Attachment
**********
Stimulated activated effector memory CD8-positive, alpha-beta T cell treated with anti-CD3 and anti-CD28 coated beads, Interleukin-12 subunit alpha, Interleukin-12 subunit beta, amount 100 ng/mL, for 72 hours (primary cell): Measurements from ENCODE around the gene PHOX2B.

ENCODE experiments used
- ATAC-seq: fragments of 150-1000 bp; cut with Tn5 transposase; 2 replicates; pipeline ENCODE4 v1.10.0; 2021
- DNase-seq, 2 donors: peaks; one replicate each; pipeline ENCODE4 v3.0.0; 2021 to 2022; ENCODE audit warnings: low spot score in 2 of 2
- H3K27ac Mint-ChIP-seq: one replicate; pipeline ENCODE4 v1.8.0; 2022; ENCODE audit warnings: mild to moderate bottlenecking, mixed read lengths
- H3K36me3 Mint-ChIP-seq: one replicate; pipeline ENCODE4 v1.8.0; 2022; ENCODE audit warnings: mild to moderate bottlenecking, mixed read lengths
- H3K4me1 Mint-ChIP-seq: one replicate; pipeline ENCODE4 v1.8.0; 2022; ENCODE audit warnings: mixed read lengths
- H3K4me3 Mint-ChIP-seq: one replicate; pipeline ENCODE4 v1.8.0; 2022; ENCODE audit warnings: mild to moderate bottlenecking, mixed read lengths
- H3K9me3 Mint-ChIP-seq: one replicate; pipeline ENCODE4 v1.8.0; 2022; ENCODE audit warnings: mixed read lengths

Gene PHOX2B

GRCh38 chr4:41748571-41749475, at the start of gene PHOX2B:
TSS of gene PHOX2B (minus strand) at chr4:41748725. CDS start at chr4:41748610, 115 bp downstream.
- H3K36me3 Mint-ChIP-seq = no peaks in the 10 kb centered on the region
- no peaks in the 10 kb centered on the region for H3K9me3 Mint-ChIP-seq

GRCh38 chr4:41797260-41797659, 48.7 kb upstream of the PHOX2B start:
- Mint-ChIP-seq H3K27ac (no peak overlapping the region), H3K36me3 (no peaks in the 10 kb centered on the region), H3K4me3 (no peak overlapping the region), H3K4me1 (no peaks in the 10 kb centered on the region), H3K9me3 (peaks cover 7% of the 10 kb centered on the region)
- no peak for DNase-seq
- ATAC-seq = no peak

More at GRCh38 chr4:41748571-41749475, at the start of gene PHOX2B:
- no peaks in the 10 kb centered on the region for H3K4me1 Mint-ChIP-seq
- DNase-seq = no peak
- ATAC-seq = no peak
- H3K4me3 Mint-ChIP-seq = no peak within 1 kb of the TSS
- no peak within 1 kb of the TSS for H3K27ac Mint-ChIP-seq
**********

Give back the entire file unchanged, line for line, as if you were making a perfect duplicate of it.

Stimulated activated effector memory CD8-positive, alpha-beta T cell treated with anti-CD3 and anti-CD28 coated beads, Interleukin-12 subunit alpha, Interleukin-12 subunit beta, amount 100 ng/mL, for 72 hours (primary cell): Measurements from ENCODE around the gene PHOX2B.

ENCODE experiments used
- ATAC-seq: fragments of 150-1000 bp; cut with Tn5 transposase; 2 replicates; pipeline ENCODE4 v1.10.0; 2021
- DNase-seq, 2 donors: peaks; one replicate each; pipeline ENCODE4 v3.0.0; 2021 to 2022; ENCODE audit warnings: low spot score in 2 of 2
- H3K27ac Mint-ChIP-seq: one replicate; pipeline ENCODE4 v1.8.0; 2022; ENCODE audit warnings: mild to moderate bottlenecking, mixed read lengths
- H3K36me3 Mint-ChIP-seq: one replicate; pipeline ENCODE4 v1.8.0; 2022; ENCODE audit warnings: mild to moderate bottlenecking, mixed read lengths
- H3K4me1 Mint-ChIP-seq: one replicate; pipeline ENCODE4 v1.8.0; 2022; ENCODE audit warnings: mixed read lengths
- H3K4me3 Mint-ChIP-seq: one replicate; pipeline ENCODE4 v1.8.0; 2022; ENCODE audit warnings: mild to moderate bottlenecking, mixed read lengths
- H3K9me3 Mint-ChIP-seq: one replicate; pipeline ENCODE4 v1.8.0; 2022; ENCODE audit warnings: mixed read lengths

Gene PHOX2B

GRCh38 chr4:41748571-41749475, at the start of gene PHOX2B:
TSS of gene PHOX2B (minus strand) at chr4:41748725. CDS start at chr4:41748610, 115 bp downstream.
- H3K36me3 Mint-ChIP-seq = no peaks in the 10 kb centered on the region
- no peaks in the 10 kb centered on the region for H3K9me3 Mint-ChIP-seq

GRCh38 chr4:41797260-41797659, 48.7 kb upstream of the PHOX2B start:
- Mint-ChIP-seq H3K27ac (no peak overlapping the region), H3K36me3 (no peaks in the 10 kb centered on the region), H3K4me3 (no peak overlapping the region), H3K4me1 (no peaks in the 10 kb centered on the region), H3K9me3 (peaks cover 7% of the 10 kb centered on the region)
- no peak for DNase-seq
- ATAC-seq = no peak

More at GRCh38 chr4:41748571-41749475, at the start of gene PHOX2B:
- no peaks in the 10 kb centered on the region for H3K4me1 Mint-ChIP-seq
- DNase-seq = no peak
- ATAC-seq = no peak
- H3K4me3 Mint-ChIP-seq = no peak within 1 kb of the TSS
- no peak within 1 kb of the TSS for H3K27ac Mint-ChIP-seq